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TCU 360

TCU 360

All TCU. All the time.

TCU 360

Ignite President and Vice President of SGA propose the initiative to put free feminine products in restrooms across TCU campus.
TCU's Ignite proposes resolution to support free menstrual products in campus restrooms
By Addison Thummel, Staff Writer
Published Mar 4, 2024
SGA shows unanimous support for Ignite's proposal to provide free feminine hygiene products in the restrooms of all academic buildings on TCU's campus.

Speakers: Diversity in Navy shows improvement

Speakers: Diversity in Navy shows improvement

Members of the United States Marine Corps may wear the same uniform, but the Corps itself has never embraced diversity so fully. members of the Navy said at a luncheon Tuesday at the Kelly Alumni Center.

Keynote speaker Robert Schneller Jr., who received a Ph.D. in military history from Duke University, is a historian for the Contemporary History Branch of the Naval Historical Center. He provided the audience with a brief history of diversity policies in the military, focusing on their impact in the Navy.

Schneller said dozens of books have been published since the 1970s about blacks in the military, but there has yet to be a comprehensive scholarly book published on racial, ethnic and gender diversity policies and practices in the military. The Navy, he said, recently began a project to do just that.

He said he first became interested in studying naval diversity policies after speaking to Wesley Brown, the first black man to graduate from the United States Naval Academy in 1949. Schneller, who has published eight books, said that throughout his research he has been interested to see how much racial and gender relations within the military have changed.

“Name calling among midshipmen in the ’60s was common, but by the ’90s no one would dare utter a racial epithet,” Schneller said. “The Navy evolved from a racist institution to one that embraces diversity.”

Lt. Gary Nunn, who joined the U.S. Marine Corps in 1990, said that he never had to experience the circumstances Schneller described. The military, he said, has given him many opportunities.

“The U.S. military is not like it used to be,” Nunn said. “I do what I do for the Navy for this country so that we can continue to live the way we do.”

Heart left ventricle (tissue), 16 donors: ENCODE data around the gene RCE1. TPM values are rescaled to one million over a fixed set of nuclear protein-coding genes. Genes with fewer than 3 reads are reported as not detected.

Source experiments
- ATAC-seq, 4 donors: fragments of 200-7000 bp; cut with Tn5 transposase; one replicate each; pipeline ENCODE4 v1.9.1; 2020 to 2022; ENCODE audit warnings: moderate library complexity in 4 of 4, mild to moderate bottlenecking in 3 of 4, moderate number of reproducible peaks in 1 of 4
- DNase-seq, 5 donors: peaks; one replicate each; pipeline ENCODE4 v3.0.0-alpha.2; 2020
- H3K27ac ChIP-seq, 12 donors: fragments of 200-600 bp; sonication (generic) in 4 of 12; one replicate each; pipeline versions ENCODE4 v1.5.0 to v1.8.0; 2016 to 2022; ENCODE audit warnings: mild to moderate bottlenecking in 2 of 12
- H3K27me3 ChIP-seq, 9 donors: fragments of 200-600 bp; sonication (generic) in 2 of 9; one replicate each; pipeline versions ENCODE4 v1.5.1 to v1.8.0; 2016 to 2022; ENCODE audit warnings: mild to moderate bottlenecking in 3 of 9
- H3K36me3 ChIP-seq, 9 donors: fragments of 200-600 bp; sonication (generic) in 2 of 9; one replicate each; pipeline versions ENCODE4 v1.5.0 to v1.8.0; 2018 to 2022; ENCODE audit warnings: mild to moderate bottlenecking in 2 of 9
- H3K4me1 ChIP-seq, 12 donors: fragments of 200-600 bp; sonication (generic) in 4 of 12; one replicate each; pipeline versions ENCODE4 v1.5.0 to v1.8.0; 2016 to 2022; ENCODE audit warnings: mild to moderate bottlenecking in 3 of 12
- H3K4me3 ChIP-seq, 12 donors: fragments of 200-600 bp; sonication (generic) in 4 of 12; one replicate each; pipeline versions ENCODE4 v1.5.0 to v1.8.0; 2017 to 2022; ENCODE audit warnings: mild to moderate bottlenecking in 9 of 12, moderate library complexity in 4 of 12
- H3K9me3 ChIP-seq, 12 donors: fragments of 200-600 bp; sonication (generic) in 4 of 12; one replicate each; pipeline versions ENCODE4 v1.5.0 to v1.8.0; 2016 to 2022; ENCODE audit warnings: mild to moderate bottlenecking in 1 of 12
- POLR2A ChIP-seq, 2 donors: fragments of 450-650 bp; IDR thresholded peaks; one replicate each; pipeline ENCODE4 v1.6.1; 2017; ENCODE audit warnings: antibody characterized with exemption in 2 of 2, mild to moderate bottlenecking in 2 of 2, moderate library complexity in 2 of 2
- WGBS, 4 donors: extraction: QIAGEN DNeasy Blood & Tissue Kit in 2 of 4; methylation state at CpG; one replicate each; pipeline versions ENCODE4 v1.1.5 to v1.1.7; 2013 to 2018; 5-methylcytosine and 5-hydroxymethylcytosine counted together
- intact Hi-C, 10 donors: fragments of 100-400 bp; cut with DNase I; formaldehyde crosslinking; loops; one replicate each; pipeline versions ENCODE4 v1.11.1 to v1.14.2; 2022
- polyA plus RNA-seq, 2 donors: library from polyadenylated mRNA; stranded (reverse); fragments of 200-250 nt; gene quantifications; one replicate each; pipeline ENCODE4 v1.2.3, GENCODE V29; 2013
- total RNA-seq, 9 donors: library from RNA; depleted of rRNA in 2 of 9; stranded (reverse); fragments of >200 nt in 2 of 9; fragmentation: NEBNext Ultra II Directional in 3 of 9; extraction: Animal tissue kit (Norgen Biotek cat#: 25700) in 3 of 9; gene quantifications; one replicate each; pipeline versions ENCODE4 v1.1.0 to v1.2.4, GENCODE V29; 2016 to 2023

Of racial relations outside the Navy, Nunn said the recent election has shown that Americans can break through barriers. He also said he hopes this will influence other areas of the world.

Lt. Carol Gibbins, an alumna, also said her experiences with the Navy have been positive. She now serves as a medical and nursing recruiter at Navy Recruiting District Dallas.

April Brown, assistant director of Inclusiveness and Intercultural Services, said IIS tries to offer a broad range of topics on diversity through its Monthly Cultural Lunches, which have been held every other month this semester. She said the topic of this particular luncheon was important to her.

“I was a Marine officer, and it’s really close to me because I know that the Marine Corps had very few African-American female officers at the time I entered the Marine Corps,” Brown said. “It was a unique journey to be sometimes the only person represented by gender and by race.”

Brown said the timing of the topic was also appropriate.

“At the time I wasn’t even really thinking about the election, but as the day got closer and the election got closer I began thinking, ‘Wow, this is pretty interesting that we were talking about topics of how the military was integrated and really how far it’s come, and then now we look at a presidential election and how far we’ve come as a country,'” Brown said. “I hope it impacts all of our society whether it’s corporate or the military or nonprofit or education. Our country seems to be very progressive now in maybe ways that it wasn’t 40 or 50 years ago.”

Lt. Joshua Rupert, who Brown said was instrumental in arranging for the speakers and having the Navy sponsor the luncheon, said it is important for the Navy to continue its efforts toward maintaining a diverse and accepting environment.

“It’s important to match the population,” Rupert said. “We’re trying to look like the rest of America.”

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